YouTube is a great resource for finding other channels with content to support your curriculum. Take the pressure off by blending in other teacher’s content. It may even inspire you with creative ideas to try, so you’re not so overwhelmed. With Screencast-O-Matic’s video creation tools, you can easily mix and match different types of content within your own videos.
Educator Kris Lambert of UCLA Extension said, “I’ve been telling people that it may take a few more minutes upfront, but it saves you hours on the backend.”
Tip #4: Match learning with student’s own pace
Chances are, there will be students who finish their work early in class. Instead of asking yourself, “Now what?” Have backup worksheets, videos or additional learning stations just in case you have extra time with students. This way they learn at their own pace.
The biggest benefit of planning is that you can concentrate your time with students who need extra help. University professor Martha Ramirez of Bogota Colombia says, “One of the biggest benefits is that if the students are struggling at the moment they are accessing the content, I’m right there to clarify their doubts.”
It took some time for Crystal Samuels, a digital education expert at Colonial School District in Delaware, to build her video lessons but it was all worth it. “It’s a lot of work on the front end, but now I spend my time walking around the classroom and really helping students that need help.”
Tip #5: Don’t pressure yourself to create perfect videos.
Being on camera may not come easy to you, but don’t let that stop you from attempting. Mistakes happen, but just keep rolling with your video. Students don’t need perfect videos to learn. They just need the content.
Be fully prepared before making a video. That may mean putting a script or outline together. “Make sure you have everything you think you’re going to need, that way you’re not fumbling around. And also realize educational videos are not entertainment videos,” Walsh said.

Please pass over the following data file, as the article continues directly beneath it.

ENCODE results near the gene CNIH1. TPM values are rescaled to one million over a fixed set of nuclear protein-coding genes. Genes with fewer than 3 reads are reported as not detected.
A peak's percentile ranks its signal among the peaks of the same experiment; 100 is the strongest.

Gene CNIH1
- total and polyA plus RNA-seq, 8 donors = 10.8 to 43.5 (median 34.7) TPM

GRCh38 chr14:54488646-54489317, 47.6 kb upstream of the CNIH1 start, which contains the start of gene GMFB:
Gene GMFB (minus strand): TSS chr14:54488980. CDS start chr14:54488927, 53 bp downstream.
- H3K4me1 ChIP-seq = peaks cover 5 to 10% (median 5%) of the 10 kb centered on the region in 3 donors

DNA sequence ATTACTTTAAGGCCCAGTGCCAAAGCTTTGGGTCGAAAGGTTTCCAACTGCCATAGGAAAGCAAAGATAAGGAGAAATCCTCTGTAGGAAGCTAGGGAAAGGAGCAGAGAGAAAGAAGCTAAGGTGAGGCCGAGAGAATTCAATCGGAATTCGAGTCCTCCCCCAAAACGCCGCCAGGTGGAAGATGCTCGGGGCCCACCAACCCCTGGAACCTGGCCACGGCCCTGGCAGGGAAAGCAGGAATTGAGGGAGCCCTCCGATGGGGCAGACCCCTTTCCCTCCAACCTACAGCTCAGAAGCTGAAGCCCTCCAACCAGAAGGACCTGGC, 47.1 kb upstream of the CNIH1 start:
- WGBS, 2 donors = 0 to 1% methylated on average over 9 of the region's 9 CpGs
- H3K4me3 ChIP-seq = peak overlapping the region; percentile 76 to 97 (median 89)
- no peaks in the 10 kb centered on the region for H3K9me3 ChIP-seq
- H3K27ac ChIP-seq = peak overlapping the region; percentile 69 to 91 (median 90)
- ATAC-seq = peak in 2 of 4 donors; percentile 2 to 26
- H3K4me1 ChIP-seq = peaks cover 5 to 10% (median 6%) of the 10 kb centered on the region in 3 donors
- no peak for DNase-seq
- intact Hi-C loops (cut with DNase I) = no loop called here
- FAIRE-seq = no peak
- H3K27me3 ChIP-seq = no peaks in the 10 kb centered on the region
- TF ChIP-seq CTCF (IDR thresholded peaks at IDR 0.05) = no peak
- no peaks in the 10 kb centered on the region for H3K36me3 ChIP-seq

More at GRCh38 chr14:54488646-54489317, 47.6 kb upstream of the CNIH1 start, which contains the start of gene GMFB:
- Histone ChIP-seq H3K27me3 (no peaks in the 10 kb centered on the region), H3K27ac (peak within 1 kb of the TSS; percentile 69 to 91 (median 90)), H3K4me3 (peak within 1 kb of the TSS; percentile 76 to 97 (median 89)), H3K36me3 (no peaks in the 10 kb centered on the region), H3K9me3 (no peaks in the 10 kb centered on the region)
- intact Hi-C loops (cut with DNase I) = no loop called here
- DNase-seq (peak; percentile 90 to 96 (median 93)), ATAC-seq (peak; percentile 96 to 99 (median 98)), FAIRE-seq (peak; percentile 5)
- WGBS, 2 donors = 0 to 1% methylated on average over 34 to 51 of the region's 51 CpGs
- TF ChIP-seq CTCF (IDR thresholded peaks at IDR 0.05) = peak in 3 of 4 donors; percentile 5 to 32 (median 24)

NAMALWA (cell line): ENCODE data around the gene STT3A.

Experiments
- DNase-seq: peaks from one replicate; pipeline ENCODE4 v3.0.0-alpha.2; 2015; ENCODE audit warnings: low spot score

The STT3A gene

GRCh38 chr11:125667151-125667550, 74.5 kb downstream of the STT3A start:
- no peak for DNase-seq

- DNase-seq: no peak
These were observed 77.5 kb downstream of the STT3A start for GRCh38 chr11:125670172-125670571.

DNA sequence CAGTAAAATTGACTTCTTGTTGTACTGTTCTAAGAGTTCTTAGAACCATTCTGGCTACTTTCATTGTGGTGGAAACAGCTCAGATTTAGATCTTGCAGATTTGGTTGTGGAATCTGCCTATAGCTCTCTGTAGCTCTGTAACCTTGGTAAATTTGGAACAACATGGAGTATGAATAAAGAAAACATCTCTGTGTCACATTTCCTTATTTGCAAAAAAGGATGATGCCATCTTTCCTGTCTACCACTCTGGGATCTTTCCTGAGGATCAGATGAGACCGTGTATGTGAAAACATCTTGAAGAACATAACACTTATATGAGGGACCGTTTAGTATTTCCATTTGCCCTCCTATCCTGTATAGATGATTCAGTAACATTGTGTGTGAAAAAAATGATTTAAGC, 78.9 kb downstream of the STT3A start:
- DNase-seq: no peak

Save time with easy video creation tools
To save more time, you can use Screencast-O-Matic’s easy video editor to create videos. If you have a script or outline, you can import it into Screencast-O-Matic’s Scripted Recordings feature. You can easily follow your script and add audio narrations, video, and overlays. It helps you stay organized and on point.
The video editor also helps educators polish up their videos. You can easily make cuts, add overlays or animation, mix or match media content and import other recordings you have made. If accessibility is a priority for you, adding captions is easy. Use speech-to-text technology or import your text documents for video captioning.
In the end, the goal is to provide content for students so they can learn. Do you have any flipped learning tips you would like to share or have a unique idea that keeps students engaged? Email Christine (firstname.lastname@example.org) and share your story.
Need more flipped learning tips?
For those interested in learning more about flipped learning, there are numerous resources on our website. Below are a few to get started: